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Bobby Ardoin, Editor/Consulting Writer

Mary Ellen Donatto has spent 55 years involved in St. Landry Parish education and now she will have another 12 months helping make decisions that affect the lives of students on 34 campuses.

Donatto, who began her educational career as a paraprofessional, was chosen without opposition Thursday night as the 2024 Board president, replacing Joyce Haynes.

Bianca Vedell was selected as a new Board vice-president after winning an election over Randy Wagley.

During her career, Donatto has also been a teacher, instructional specialist and principal in Eunice.

Public school education, Donatto said, has been her passion nearly all her life.

“This is what I know. It’s what I do and what I love. It’s also a different time for education, not only in our parish, but across the nation. There are some challenges, but we have a superintendent who is one of our own and the Board will continue to support him,” Donatto said.

Donatto said she learned after her parochial school education, to embrace public schools as the opportunity to make a difference in the lives of children.

“I was introduced to public schools and I realized that is the real world where all children have the opportunity to get an education,” Donatto said as she addressed the audience.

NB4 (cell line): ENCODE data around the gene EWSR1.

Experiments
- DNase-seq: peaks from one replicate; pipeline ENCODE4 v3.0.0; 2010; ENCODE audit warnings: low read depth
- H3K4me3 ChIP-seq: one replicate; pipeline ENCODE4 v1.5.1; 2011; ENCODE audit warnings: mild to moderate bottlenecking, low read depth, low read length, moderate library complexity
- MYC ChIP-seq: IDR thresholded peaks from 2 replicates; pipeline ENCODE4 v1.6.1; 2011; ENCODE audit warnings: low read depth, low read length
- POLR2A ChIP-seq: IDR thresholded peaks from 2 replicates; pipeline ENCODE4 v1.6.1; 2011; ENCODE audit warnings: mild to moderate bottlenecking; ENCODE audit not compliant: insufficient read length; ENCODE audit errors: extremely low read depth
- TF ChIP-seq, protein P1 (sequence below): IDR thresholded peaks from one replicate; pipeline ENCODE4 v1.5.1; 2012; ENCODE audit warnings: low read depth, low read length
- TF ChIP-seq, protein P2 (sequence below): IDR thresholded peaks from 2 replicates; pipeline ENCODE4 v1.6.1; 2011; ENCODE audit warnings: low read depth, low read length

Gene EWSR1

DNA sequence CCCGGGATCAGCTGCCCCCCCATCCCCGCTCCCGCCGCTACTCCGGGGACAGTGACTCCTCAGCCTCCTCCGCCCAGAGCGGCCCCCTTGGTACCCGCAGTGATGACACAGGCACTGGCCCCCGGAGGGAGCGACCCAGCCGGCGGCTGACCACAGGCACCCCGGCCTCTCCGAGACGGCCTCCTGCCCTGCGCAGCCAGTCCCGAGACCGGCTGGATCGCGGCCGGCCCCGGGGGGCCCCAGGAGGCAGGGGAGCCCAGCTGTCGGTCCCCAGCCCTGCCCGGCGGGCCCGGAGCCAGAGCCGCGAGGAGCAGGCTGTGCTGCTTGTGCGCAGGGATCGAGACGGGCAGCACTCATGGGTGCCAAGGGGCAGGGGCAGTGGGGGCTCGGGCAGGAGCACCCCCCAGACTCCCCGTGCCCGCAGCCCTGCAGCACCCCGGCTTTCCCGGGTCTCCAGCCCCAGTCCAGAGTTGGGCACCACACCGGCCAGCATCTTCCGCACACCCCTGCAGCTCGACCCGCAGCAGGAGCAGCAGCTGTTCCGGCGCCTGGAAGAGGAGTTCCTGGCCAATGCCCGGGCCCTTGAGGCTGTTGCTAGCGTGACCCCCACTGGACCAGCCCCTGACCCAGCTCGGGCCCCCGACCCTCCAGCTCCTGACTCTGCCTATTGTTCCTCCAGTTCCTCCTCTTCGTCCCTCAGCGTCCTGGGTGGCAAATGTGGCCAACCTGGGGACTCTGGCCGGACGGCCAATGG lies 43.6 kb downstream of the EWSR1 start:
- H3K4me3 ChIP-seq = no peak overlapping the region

Haynes, a former parish public school teacher, principal and president of the Louisiana Association of Educators, said she hopes that board members will continue working together.

During 2023, Haynes was a board president who presided over a superintendent search and the selection of Milton Batiste III as current superintendent.

What is important to remember, Haynes pointed out, is that many students currently enrolled in parish classrooms are destined to become individuals who might eventually figure in  the lives of their previous educators.

Students Haynes said, have a tendency to remember their teachers and perhaps one day the students will be placed in positions for giving back.

“They will be the ones who are taking care of us, doing things, emptying the bedpans, giving us the shots and the care that we will need,” Haynes pointed out.